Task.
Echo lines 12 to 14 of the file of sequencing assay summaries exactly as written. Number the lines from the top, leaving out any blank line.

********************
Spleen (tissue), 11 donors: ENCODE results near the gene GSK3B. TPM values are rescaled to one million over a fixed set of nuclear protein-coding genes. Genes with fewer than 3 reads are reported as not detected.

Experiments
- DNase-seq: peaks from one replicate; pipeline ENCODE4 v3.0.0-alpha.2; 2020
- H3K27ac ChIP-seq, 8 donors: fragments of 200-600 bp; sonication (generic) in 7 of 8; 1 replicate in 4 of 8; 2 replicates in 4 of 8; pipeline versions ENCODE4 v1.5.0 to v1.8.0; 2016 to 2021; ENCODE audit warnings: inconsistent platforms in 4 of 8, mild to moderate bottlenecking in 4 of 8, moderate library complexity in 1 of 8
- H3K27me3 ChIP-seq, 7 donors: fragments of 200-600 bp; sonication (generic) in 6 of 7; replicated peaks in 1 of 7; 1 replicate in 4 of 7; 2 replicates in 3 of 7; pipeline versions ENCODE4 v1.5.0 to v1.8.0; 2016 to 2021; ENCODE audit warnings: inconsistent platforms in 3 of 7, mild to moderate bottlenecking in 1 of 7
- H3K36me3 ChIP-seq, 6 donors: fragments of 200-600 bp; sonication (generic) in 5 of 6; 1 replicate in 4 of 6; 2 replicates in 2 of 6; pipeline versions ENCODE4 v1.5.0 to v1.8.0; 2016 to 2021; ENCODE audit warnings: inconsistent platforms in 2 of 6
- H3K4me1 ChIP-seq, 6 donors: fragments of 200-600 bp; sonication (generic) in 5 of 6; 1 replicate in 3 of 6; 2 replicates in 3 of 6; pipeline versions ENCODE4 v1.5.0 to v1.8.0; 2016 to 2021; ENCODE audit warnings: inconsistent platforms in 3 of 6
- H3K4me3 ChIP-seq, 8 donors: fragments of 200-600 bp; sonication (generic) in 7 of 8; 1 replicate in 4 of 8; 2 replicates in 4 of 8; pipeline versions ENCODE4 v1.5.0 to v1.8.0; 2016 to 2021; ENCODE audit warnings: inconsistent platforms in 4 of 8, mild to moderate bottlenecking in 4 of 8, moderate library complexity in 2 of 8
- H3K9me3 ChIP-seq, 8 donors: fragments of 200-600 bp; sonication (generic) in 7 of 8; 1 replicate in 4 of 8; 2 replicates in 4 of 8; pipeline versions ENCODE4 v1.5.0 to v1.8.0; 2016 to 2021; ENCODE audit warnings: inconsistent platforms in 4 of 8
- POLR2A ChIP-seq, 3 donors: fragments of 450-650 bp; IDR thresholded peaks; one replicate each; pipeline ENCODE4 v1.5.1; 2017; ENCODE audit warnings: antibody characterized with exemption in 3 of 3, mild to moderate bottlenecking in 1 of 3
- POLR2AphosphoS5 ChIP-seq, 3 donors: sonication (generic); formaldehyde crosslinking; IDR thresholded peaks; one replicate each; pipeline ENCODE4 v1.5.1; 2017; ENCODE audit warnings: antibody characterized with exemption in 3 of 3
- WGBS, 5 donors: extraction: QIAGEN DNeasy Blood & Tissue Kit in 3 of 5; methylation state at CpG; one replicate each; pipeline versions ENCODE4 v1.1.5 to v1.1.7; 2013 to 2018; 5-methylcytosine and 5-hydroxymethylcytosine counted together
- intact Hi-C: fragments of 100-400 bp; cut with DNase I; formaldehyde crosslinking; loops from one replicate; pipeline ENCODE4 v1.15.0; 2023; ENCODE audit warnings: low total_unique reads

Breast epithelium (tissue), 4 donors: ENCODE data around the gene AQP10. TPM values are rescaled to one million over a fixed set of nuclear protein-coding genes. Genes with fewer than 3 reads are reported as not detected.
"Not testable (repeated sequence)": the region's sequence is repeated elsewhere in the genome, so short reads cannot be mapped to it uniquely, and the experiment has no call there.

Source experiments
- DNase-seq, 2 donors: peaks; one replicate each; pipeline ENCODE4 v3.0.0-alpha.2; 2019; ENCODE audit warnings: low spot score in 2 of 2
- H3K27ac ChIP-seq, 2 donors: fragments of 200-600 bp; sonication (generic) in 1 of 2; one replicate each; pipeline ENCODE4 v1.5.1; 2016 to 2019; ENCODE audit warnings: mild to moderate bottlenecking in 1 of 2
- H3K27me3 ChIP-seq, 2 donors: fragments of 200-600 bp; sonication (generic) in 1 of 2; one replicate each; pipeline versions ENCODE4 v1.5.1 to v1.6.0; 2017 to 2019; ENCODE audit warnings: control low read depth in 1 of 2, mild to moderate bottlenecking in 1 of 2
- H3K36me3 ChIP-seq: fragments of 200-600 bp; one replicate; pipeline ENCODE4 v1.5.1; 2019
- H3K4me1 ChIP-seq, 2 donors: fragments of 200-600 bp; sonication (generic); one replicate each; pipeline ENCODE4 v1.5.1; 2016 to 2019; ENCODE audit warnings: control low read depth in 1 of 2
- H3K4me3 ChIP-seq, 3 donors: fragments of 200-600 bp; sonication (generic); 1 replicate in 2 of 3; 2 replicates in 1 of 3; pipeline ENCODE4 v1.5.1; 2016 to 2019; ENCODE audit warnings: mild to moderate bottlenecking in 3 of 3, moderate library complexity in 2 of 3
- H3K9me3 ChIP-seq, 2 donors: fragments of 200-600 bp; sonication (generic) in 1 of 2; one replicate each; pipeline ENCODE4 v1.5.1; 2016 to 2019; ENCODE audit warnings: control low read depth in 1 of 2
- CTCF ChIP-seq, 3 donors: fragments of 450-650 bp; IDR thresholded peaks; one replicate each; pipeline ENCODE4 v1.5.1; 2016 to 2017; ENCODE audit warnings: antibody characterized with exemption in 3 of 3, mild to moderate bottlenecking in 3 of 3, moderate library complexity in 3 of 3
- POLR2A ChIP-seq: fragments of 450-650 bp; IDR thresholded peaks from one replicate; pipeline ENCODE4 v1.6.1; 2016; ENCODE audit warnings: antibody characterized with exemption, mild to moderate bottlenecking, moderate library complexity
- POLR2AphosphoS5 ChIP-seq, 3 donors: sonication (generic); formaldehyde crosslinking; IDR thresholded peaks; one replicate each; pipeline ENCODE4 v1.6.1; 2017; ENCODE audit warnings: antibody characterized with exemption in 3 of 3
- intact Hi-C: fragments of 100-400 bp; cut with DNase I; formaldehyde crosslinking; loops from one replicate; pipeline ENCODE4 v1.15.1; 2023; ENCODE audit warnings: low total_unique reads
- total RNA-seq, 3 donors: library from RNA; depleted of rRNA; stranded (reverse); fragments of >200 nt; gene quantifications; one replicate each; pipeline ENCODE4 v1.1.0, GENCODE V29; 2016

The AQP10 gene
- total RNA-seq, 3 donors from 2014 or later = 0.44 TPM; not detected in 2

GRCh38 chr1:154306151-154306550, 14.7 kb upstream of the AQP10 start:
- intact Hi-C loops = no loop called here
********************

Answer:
- WGBS, 5 donors: extraction: QIAGEN DNeasy Blood & Tissue Kit in 3 of 5; methylation state at CpG; one replicate each; pipeline versions ENCODE4 v1.1.5 to v1.1.7; 2013 to 2018; 5-methylcytosine and 5-hydroxymethylcytosine counted together
- intact Hi-C: fragments of 100-400 bp; cut with DNase I; formaldehyde crosslinking; loops from one replicate; pipeline ENCODE4 v1.15.0; 2023; ENCODE audit warnings: low total_unique reads

Breast epithelium (tissue), 4 donors: ENCODE data around the gene AQP10. TPM values are rescaled to one million over a fixed set of nuclear protein-coding genes. Genes with fewer than 3 reads are reported as not detected.